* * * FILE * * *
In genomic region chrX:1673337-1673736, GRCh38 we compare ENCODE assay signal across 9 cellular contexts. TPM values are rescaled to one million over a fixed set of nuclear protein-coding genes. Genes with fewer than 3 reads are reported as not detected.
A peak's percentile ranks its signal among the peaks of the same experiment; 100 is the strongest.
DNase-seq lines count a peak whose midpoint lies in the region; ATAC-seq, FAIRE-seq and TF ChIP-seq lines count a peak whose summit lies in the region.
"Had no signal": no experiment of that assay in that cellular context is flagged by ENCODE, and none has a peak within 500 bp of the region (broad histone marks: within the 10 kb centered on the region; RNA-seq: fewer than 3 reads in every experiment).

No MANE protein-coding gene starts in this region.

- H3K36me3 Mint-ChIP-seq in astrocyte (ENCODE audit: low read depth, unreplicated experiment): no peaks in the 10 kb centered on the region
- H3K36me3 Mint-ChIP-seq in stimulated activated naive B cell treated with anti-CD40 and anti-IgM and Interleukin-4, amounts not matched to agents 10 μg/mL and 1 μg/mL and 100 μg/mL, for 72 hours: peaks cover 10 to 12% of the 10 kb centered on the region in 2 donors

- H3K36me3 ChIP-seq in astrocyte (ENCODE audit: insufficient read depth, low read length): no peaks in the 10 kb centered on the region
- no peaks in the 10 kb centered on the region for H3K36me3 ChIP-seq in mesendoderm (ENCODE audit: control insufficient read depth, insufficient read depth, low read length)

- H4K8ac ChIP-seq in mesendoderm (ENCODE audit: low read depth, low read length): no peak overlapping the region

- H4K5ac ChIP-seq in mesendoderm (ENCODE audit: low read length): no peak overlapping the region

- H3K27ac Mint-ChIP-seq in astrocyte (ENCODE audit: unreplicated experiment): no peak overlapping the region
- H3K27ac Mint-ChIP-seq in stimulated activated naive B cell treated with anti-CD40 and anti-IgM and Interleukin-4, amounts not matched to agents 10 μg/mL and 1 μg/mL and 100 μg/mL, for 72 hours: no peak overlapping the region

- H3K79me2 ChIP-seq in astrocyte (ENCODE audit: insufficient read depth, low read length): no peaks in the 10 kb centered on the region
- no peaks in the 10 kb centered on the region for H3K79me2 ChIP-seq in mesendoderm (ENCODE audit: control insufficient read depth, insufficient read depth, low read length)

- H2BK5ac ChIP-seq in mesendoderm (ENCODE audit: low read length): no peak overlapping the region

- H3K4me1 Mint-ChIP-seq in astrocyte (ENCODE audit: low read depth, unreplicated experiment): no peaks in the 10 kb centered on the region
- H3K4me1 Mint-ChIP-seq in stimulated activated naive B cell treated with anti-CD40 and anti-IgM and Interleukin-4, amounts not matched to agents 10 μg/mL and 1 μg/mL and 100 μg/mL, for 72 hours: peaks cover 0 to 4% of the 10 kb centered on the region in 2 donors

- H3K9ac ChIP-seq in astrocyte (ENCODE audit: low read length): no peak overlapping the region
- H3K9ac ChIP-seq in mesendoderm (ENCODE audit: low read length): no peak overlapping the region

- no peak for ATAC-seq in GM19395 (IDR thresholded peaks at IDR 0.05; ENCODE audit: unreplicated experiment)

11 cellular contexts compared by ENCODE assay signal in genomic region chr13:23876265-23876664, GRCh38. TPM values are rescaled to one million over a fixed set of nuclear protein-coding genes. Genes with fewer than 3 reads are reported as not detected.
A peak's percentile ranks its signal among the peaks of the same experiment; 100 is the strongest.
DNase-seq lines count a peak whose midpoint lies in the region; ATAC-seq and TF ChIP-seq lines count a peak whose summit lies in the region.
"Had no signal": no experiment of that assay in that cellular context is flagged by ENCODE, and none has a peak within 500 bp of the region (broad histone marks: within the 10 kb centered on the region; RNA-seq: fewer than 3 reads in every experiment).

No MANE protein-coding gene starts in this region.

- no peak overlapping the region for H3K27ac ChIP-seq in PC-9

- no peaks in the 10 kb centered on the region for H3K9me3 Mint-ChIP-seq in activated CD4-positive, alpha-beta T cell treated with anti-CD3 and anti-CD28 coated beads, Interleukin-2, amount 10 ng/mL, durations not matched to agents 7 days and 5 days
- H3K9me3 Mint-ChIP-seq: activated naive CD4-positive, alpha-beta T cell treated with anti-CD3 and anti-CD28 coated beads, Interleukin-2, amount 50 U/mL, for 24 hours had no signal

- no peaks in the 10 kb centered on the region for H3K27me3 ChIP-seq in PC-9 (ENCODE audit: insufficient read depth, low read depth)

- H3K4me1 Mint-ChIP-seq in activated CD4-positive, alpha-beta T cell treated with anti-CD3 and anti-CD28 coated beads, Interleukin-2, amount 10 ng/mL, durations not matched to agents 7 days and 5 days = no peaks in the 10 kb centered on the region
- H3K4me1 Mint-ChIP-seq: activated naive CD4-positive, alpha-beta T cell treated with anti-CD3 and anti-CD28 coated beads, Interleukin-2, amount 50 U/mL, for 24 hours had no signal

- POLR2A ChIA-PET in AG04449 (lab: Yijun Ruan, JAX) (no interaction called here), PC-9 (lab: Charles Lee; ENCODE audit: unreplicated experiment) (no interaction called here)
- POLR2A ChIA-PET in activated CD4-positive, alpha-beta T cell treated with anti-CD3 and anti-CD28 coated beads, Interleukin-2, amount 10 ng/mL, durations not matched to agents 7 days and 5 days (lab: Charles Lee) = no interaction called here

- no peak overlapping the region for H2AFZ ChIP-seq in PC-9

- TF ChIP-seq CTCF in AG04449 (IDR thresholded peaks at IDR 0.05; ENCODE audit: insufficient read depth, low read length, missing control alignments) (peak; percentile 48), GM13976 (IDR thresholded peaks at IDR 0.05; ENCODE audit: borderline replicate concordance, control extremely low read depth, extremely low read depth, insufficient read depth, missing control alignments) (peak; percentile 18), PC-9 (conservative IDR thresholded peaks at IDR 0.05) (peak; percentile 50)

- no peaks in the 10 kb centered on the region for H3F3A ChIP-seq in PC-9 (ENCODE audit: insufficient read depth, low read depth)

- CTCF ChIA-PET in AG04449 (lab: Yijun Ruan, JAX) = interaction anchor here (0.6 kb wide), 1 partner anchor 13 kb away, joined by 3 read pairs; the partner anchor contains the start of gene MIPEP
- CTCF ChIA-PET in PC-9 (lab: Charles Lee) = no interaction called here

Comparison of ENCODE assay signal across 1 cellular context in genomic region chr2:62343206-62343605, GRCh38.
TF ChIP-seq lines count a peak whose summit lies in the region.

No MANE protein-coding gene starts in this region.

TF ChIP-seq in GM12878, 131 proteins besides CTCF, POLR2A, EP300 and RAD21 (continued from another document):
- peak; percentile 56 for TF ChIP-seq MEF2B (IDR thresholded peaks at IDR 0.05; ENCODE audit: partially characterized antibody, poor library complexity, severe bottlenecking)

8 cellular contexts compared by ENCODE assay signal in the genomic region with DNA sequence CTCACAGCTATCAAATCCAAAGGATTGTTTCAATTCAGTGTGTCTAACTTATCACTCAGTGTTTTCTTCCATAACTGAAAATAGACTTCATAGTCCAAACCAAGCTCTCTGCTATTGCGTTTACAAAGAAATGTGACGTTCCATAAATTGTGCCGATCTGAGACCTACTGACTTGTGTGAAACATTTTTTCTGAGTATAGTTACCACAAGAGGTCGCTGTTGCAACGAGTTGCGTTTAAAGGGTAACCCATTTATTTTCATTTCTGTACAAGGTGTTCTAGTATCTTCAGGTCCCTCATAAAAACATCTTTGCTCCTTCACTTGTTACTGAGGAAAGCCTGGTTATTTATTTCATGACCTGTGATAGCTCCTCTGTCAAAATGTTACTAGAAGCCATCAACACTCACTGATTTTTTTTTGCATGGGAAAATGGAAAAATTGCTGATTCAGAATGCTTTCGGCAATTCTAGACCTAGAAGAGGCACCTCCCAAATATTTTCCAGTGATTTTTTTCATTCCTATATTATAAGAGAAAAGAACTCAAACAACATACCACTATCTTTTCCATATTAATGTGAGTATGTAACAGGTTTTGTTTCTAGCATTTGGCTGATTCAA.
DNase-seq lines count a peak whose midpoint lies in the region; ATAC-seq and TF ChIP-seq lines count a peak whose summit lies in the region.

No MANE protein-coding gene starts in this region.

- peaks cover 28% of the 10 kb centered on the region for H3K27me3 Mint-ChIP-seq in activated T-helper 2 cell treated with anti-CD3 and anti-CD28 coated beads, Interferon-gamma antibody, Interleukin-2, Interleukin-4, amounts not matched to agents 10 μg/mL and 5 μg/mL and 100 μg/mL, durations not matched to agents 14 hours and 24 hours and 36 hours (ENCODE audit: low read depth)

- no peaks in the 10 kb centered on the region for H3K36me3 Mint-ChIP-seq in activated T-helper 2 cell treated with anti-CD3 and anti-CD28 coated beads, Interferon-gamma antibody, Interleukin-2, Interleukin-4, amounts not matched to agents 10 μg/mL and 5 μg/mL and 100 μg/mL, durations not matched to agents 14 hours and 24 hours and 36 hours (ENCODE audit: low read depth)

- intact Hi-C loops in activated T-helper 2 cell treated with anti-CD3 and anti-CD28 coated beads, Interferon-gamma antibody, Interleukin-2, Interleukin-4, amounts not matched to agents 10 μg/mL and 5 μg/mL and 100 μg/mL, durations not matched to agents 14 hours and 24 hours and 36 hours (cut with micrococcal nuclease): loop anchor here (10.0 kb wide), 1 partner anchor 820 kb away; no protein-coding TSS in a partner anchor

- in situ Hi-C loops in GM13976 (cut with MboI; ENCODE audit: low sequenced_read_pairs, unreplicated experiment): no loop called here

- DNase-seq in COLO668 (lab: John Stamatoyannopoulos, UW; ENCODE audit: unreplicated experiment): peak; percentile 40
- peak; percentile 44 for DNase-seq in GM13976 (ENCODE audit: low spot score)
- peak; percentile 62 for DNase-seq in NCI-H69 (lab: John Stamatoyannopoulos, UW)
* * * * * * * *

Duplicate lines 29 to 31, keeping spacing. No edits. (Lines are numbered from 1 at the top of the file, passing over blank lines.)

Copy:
- H3K9me3 Mint-ChIP-seq: activated naive CD4-positive, alpha-beta T cell treated with anti-CD3 and anti-CD28 coated beads, Interleukin-2, amount 50 U/mL, for 24 hours had no signal

- no peaks in the 10 kb centered on the region for H3K27me3 ChIP-seq in PC-9 (ENCODE audit: insufficient read depth, low read depth)

- H3K4me1 Mint-ChIP-seq in activated CD4-positive, alpha-beta T cell treated with anti-CD3 and anti-CD28 coated beads, Interleukin-2, amount 10 ng/mL, durations not matched to agents 7 days and 5 days = no peaks in the 10 kb centered on the region